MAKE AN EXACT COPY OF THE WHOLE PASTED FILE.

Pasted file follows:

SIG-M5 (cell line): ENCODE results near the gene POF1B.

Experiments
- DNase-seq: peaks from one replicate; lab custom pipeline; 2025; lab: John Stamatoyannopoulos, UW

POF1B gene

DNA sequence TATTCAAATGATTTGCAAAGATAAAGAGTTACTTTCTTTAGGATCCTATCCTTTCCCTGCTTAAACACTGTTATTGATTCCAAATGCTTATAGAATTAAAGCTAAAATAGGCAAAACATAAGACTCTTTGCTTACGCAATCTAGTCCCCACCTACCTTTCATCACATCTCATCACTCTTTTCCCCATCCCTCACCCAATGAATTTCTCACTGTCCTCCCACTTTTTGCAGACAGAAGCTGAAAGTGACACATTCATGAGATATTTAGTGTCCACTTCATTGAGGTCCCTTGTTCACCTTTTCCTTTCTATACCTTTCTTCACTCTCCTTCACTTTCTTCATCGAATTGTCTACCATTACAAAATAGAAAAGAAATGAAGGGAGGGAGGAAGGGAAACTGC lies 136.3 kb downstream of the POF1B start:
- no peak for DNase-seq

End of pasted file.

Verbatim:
SIG-M5 (cell line): ENCODE results near the gene POF1B.

Experiments
- DNase-seq: peaks from one replicate; lab custom pipeline; 2025; lab: John Stamatoyannopoulos, UW

POF1B gene

DNA sequence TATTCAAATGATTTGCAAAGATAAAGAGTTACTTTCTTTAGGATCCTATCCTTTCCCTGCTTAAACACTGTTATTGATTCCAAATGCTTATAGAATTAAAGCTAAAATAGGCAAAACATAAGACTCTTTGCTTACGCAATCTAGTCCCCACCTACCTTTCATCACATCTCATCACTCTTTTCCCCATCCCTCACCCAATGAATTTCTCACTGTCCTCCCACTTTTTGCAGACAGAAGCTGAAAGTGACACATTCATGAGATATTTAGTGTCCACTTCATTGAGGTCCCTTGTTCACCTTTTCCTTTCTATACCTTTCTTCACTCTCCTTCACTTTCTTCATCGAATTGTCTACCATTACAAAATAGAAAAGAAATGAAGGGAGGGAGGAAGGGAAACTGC lies 136.3 kb downstream of the POF1B start:
- no peak for DNase-seq